From the nep-hrm list, I’ve just come across the following piece of research:
From the abstract,
In this paper, we examine the causal effect of studying on grade performance using an Instrumental Variable estimator. Our approach takes advantage of a unique natural experiment and is possible because we have collected unique longitudinal data that provides detailed information about all aspects of this experiment. Important for understanding the potential impact of a wide array of education policies, the results suggest that human capital accumulation is far from predetermined at the time of college entrance.
I sincerely hope that they come out in favour, because otherwise I wasted a fair amount of time in previous years. (Although admittedly not as much as my peers or as much as my lecturers/teachers/tutors wanted.)
More importantly, this is a good example of two major flaws in some management thinking. Firstly, the need to use obscure language (although, in fairness, this was produced for the academic world which has very different standards by which to judge written English).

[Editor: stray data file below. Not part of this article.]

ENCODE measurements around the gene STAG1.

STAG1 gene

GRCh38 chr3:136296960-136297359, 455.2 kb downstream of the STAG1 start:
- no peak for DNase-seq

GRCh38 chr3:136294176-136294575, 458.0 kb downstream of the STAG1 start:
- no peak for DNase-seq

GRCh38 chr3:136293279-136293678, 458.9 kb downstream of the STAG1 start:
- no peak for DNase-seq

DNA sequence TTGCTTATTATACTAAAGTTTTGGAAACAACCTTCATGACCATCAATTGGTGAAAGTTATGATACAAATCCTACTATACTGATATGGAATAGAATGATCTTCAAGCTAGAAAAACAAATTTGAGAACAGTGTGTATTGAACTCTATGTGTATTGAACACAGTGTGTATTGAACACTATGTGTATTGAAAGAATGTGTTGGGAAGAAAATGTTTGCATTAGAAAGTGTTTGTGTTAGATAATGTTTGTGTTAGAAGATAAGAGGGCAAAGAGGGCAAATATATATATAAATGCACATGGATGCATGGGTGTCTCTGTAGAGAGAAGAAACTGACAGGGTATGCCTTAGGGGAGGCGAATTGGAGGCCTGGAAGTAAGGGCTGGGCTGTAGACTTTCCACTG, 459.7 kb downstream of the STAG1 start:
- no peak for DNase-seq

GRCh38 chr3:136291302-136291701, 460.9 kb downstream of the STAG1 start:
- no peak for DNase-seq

Secondly, I’m inferring from “we have collected unique longitudinal data” that they’re adopting the attitude that nothing can be true or agreed unless it is data-derived. It’s an attitude that’s common – and, in places, helpful – but when applied universally, as it commonly is, is detrimental. There are some areas of management where correlations and causalities are not linear and data will either mislead or actively distort situations.
That’s where intuition, pattern recognition and common sense can be most powerful.
[The post title, of course, comes from the classic Fawlty Towers episode, The Rat. “Next contestant: Sybil Fawlty; specialist subject: The Bleeding Obvious”]